Come calm content serene and sweet

HangingMost themes place the icon of the current application somewhere on the titlebar. Some operating systems (notably OS X) allow you to drag this icon as if it was the very file which is being viewed in that window.

This behaviour has been suggested for Metacity in the past. One of the two main problems with implementing it is that we have no way to identify the document being viewed in a window; we only barely have a way to identify the application.

In a blog post last week, Michal Hruby suggests a new window property to indicate the URI of a window’s current document. This spilled out onto wm-spec-list this morning. (“NEW” in the title is a typo for “NET”.)

Such a property is a matter for the toolkit to set, rather than the window manager. But if it was available, it would make the lives of window managers a little easier: not only would it make the window icon dragging possible, but it would also allow window matching by document or even document type, as well as by application.

Photo © Glamhag, cc-by-nc-sa.

Window managers and D-Bus

Two double-decker Routemaster buses, LondonD-Bus is the standard way for applications to communicate with one another.  But the EWMH, supplemented for our purposes by libwnck, is the standard way for applications to communicate with the window manager .  GNOME bug 531512 raises the suggestion that even window manager communication should be done over D-Bus, or at least that D-Bus should be an alternative to the EWMH.

There are two main questions to answer before we make any decision here:

  1. Does this buy us anything? Are there people whose lives will be made easier if they can do what they want over D-Bus, without having to include X libraries to use the EWMH?  Is this enough to justify the additional complexity in each window manager?
  2. Can we keep this standard? EWMH works with almost all window managers.  Switching to a D-Bus-based system brings the risk of fragmentation.

A third option: We could have a separate application which provided a D-Bus service that knows how to send and receive EWMH messages.  Such an application could be run in conjunction with any EWMH-compliant window manager.  Here’s a quick proof-of-concept your chronicler threw together in a few hours in Perl; let us know, gentle reader, whether you believe it’s worth developing any further.

Photo © Salim Virji, cc-by-sa.

Further thoughts on extending the window menu

alpine strawberryThe previous post about extending the window menu caused a great deal of discussion. It would seem that our readers would be interested in an implementation.  Thomas is considering working on this after the window matching experiments are more stable.

Now, we can imagine that any package might want to add menu options when it was installed, and delete them when it was removed.  Let us not concern ourselves for the moment with how a menu option and its effects are represented, other than assuming that it may be represented by an ASCII string. Rather, let us consider the ways in which a newly-installed application may wish to add menu options.  We are concerned with two kinds of menu option:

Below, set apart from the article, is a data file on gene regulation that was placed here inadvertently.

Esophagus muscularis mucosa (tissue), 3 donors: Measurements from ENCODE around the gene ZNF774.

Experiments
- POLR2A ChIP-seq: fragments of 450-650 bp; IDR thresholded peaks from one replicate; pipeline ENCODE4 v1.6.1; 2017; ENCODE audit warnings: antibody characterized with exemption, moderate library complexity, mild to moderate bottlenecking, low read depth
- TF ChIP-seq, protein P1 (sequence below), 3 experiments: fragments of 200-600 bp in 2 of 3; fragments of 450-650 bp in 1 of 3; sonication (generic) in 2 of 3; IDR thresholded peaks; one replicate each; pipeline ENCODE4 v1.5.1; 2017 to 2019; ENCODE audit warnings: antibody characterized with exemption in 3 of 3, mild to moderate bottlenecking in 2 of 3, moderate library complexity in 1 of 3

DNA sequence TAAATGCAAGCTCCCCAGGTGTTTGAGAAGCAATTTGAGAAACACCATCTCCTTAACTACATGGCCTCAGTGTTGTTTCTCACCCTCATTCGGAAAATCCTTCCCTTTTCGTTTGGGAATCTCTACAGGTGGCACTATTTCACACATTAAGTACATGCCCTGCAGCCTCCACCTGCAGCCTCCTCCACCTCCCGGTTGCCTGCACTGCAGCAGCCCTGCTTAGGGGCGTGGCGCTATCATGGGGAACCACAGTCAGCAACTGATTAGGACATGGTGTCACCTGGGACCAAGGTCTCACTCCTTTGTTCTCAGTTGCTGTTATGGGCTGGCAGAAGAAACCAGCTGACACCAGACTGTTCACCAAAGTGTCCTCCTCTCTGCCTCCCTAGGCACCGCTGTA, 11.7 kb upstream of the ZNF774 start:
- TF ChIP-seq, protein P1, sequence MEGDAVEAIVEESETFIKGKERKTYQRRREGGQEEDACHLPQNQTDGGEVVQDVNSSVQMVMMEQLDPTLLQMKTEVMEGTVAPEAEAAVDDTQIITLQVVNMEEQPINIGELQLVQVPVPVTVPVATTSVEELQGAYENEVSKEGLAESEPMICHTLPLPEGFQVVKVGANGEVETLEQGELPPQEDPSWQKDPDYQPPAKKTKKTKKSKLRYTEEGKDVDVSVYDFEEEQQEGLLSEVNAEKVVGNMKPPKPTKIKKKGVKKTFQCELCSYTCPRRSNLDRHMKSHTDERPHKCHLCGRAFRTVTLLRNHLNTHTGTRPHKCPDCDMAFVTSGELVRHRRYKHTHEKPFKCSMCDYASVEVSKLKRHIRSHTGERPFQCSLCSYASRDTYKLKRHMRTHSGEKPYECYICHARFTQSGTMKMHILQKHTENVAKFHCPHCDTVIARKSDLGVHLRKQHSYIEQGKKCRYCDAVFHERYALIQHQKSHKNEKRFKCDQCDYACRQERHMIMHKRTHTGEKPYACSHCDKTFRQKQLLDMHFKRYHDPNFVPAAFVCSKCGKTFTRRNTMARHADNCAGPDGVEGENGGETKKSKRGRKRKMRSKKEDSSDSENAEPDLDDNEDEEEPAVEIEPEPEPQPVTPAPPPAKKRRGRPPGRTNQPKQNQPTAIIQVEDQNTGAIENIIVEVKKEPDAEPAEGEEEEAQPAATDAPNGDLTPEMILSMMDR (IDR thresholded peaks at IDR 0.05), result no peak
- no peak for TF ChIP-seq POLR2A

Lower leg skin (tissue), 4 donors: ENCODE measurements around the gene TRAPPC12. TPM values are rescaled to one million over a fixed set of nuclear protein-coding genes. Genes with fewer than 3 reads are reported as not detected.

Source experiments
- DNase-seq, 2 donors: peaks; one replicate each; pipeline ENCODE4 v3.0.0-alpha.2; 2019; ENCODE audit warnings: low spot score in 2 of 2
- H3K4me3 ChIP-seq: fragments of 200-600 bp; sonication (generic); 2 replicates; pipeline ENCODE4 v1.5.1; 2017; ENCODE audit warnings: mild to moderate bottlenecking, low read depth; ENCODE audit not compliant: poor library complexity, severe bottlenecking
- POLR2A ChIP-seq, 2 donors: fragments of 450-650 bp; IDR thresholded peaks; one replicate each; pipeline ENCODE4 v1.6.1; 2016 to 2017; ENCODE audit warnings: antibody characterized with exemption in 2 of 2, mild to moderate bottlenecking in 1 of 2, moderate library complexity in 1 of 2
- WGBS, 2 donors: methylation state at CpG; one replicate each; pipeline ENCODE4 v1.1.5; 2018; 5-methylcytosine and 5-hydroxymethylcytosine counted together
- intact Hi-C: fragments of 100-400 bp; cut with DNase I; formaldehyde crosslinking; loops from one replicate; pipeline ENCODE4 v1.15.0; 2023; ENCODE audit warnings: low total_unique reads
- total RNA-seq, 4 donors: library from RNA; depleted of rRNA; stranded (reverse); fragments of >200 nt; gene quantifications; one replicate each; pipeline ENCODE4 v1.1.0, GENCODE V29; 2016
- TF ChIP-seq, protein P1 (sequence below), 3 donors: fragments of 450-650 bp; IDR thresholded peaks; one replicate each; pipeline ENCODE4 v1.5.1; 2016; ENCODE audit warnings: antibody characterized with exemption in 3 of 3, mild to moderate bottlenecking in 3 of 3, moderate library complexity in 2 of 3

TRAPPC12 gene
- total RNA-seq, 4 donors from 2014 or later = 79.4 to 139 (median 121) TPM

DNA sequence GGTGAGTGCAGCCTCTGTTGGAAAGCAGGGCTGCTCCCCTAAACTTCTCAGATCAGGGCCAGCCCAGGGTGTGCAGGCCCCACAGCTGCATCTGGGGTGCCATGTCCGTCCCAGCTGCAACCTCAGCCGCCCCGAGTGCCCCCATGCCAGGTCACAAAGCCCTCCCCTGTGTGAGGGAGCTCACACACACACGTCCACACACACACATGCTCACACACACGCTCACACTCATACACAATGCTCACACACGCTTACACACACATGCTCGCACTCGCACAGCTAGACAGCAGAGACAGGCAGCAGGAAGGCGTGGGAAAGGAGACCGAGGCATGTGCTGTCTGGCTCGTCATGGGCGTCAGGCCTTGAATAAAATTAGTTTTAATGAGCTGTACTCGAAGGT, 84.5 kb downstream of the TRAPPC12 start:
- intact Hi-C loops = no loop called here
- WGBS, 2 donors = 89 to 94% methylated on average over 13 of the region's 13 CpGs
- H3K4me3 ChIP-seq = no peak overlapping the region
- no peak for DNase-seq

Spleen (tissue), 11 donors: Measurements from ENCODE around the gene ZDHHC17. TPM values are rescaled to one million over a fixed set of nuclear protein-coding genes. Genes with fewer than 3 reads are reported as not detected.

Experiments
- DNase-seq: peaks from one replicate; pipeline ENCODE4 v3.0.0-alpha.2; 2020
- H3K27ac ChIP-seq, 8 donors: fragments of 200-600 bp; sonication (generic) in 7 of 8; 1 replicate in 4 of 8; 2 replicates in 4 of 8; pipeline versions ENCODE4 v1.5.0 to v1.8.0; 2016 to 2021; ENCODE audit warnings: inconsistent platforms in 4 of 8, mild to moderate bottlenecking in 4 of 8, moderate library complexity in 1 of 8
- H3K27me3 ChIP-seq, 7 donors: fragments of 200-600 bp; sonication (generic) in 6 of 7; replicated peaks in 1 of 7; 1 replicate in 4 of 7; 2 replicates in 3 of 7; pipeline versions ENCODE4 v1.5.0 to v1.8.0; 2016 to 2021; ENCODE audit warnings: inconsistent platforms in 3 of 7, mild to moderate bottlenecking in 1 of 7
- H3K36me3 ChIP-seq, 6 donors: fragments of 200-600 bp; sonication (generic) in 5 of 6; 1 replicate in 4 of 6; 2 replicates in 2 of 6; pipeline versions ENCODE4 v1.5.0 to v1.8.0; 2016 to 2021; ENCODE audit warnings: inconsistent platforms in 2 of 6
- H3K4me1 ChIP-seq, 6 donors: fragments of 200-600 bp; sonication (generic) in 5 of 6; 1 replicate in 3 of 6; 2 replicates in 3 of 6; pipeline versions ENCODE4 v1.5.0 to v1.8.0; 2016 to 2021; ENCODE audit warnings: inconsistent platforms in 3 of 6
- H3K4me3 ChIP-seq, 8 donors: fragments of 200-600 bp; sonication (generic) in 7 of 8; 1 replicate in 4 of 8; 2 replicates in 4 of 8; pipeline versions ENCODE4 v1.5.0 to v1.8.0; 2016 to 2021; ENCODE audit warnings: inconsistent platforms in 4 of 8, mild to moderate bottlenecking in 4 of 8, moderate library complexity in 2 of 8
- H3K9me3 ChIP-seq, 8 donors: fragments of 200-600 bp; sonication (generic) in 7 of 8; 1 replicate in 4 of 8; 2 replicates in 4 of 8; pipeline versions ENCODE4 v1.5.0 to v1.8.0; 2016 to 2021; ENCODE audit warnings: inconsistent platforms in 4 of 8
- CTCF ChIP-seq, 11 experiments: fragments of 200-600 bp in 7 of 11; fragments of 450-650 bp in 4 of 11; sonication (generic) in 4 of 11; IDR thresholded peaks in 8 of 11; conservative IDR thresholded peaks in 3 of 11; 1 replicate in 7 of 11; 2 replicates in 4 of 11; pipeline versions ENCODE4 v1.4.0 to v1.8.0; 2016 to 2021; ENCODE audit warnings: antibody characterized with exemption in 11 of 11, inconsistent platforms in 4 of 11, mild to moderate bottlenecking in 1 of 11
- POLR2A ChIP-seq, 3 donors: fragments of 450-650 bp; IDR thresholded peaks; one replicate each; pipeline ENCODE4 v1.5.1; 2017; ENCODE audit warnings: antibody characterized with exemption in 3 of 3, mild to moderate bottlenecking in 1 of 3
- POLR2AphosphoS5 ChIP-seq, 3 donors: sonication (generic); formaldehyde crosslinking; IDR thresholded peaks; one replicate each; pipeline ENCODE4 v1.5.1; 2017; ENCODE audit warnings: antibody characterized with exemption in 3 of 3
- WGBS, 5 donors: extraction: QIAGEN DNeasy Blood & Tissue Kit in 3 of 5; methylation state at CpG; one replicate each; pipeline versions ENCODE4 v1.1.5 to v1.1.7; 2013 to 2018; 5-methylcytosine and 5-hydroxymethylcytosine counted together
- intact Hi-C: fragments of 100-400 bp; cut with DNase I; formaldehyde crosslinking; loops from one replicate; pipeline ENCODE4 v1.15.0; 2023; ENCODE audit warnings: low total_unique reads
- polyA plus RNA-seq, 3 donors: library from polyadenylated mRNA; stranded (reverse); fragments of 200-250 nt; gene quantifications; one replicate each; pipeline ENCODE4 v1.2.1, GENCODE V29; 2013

• ∀: these appear on every window menu, for as long as the application is installed.  It need not be running.  For example, Take screencast should be available when Istanbul is installed and removed when Istanbul is removed.
  • ∃: these appear only on the menus of windows created by the application itself.  For example, Play should appear on Rhythmbox‘s window menu, but not on other applications’ menus, even if Rhythmbox is running.  (Otherwise, how would a user tell the difference between Rhythmbox’s Play and the Play of Totem?)

Users should have the option of disabling any ∀ options which are currently installed; the full set of ∀ options would be available in some kind of settings dialogue where a decision could be made about which options belonged on the list.  It should be noted that Minimize, Maximize, Close, etc., are the ∀ of the window manager itself.

So, where should these settings be stored?

  • In X properties on windows: The ∀ options would be stored as properties on the root window, and the ∃ options as properties on the windows involved.  This would be the simplest to implement, but who has the responsibility to set the property on the root window, and where does the data come from?
  • In GConf: This would only work for ∀ options.  It’s presumably a better plan than keeping them on the root window, though, and we could still use X properties for the ∃ options.
  • In /usr/share/applications/*.desktop: This is the way which would integrate best with package management, but would cause rather a performance hit as all the .desktop files would need to be scanned when the WM started up, and then there would need to be some kind of particularly clever window matching to work out which .desktop file corresponded to which windows for ∃.

Some kind of hybrid approach may be best: we could keep the ∀ menu options in .desktop files, and have a utility program that was run when any package was added or removed, to update GConf with the values.  Or perhaps this updating could be done in the control centre, when the user chose which subset of ∀ options they wanted.  Then we could keep ∃ options as properties on the windows, and rely on the toolkits to update them (perhaps even by parsing the application’s .desktop file).